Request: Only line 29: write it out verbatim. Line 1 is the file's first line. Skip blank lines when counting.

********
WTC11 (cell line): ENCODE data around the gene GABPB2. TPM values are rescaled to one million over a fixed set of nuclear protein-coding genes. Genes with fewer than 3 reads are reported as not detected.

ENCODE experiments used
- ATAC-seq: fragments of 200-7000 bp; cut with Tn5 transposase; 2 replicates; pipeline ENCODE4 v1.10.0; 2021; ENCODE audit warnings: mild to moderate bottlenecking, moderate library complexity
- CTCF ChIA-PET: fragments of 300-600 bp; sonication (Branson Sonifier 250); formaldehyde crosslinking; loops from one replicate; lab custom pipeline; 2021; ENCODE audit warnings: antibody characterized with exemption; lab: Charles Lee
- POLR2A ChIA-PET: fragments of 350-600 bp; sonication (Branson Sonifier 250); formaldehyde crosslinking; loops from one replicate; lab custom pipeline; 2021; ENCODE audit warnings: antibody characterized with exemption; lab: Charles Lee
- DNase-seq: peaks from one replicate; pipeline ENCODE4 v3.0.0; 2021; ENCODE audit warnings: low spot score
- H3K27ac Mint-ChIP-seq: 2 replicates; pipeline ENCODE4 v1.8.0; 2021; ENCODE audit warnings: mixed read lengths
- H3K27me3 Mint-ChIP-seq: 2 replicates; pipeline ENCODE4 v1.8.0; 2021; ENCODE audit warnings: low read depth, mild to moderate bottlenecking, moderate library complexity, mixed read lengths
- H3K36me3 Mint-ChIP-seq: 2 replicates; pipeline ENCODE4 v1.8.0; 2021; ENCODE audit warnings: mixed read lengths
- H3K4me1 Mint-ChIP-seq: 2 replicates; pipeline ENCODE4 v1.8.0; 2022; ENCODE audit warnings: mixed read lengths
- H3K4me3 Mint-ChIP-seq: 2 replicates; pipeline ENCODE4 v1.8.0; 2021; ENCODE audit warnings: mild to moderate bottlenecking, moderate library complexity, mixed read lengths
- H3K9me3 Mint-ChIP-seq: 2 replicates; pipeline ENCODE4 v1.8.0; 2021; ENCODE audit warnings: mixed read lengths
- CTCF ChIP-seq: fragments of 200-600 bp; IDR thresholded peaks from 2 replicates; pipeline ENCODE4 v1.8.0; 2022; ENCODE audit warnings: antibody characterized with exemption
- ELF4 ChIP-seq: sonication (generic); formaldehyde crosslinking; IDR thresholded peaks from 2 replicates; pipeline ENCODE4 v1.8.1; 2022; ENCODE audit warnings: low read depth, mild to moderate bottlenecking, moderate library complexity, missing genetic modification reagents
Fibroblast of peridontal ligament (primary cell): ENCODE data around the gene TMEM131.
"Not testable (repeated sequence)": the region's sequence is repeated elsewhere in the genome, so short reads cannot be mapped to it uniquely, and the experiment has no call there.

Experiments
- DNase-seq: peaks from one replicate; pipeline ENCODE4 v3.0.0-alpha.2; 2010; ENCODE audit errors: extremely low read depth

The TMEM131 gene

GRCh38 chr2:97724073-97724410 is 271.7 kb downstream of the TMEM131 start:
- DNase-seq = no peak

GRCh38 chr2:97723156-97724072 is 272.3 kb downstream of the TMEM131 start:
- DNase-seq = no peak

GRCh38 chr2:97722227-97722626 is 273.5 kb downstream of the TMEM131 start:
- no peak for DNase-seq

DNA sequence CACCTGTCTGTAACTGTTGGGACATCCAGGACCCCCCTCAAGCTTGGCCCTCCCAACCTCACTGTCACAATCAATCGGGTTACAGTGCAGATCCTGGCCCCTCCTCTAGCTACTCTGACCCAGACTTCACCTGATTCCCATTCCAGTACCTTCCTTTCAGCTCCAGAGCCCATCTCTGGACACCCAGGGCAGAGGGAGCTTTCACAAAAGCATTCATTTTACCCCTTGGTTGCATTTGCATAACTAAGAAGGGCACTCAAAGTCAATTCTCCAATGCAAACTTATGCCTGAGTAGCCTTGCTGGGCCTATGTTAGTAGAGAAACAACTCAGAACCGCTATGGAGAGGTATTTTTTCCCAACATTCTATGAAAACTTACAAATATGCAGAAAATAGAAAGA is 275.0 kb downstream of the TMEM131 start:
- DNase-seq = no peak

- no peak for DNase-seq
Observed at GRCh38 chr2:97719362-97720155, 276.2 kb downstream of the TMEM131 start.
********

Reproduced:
Observed at GRCh38 chr2:97719362-97720155, 276.2 kb downstream of the TMEM131 start.